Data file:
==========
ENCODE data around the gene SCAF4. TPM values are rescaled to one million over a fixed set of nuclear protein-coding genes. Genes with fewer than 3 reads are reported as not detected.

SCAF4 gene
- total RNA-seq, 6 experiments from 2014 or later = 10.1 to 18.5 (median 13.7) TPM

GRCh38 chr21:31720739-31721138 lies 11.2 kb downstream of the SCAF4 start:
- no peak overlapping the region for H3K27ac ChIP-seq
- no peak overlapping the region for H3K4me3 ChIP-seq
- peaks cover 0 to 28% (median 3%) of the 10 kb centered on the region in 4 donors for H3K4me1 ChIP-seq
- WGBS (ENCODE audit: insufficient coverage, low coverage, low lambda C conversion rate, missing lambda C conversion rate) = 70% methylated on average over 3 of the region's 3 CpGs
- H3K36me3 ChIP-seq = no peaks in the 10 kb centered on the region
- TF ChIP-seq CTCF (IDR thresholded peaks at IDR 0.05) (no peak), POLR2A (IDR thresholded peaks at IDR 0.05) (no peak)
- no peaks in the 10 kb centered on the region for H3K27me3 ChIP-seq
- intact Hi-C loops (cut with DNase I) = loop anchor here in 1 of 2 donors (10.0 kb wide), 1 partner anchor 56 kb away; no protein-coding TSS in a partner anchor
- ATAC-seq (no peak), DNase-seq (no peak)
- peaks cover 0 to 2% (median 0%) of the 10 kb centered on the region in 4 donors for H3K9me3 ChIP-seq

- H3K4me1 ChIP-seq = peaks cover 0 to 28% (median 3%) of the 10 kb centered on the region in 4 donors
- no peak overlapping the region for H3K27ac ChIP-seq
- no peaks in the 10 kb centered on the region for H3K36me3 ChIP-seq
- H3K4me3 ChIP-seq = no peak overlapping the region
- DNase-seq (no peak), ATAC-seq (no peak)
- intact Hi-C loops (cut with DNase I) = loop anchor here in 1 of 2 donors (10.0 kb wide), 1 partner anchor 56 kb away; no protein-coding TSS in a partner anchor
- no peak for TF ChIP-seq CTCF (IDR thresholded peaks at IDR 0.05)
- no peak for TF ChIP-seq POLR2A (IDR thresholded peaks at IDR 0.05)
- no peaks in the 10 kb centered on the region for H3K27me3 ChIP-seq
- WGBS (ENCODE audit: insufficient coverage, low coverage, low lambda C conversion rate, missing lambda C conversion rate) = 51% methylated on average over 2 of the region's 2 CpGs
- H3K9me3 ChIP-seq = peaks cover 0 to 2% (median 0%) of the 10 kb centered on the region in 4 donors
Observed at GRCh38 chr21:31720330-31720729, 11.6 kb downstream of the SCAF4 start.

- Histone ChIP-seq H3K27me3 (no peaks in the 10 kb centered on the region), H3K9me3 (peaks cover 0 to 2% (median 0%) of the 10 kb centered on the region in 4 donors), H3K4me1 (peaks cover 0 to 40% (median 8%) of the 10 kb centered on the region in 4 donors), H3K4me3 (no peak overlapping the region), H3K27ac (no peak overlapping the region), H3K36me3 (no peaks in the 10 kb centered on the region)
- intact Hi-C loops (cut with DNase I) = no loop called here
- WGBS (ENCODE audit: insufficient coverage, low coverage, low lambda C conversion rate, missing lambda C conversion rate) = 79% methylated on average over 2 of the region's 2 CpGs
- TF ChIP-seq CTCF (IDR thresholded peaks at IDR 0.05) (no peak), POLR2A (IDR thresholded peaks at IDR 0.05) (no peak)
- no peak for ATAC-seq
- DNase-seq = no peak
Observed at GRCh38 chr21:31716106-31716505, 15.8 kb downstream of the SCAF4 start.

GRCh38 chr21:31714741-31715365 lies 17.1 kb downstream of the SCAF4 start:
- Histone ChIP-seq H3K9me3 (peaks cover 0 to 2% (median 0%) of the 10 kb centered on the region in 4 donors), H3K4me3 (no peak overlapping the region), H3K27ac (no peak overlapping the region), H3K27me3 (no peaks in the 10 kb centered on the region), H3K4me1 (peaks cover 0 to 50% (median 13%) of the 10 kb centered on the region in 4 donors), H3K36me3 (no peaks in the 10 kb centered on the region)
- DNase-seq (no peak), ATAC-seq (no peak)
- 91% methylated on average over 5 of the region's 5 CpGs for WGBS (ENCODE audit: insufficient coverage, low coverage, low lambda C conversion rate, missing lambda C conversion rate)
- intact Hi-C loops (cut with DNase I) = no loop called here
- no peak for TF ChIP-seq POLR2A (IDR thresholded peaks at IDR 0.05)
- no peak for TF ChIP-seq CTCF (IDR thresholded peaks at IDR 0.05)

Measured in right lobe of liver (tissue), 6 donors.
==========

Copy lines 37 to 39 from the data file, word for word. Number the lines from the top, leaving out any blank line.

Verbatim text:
- 91% methylated on average over 5 of the region's 5 CpGs for WGBS (ENCODE audit: insufficient coverage, low coverage, low lambda C conversion rate, missing lambda C conversion rate)
- intact Hi-C loops (cut with DNase I) = no loop called here
- no peak for TF ChIP-seq POLR2A (IDR thresholded peaks at IDR 0.05)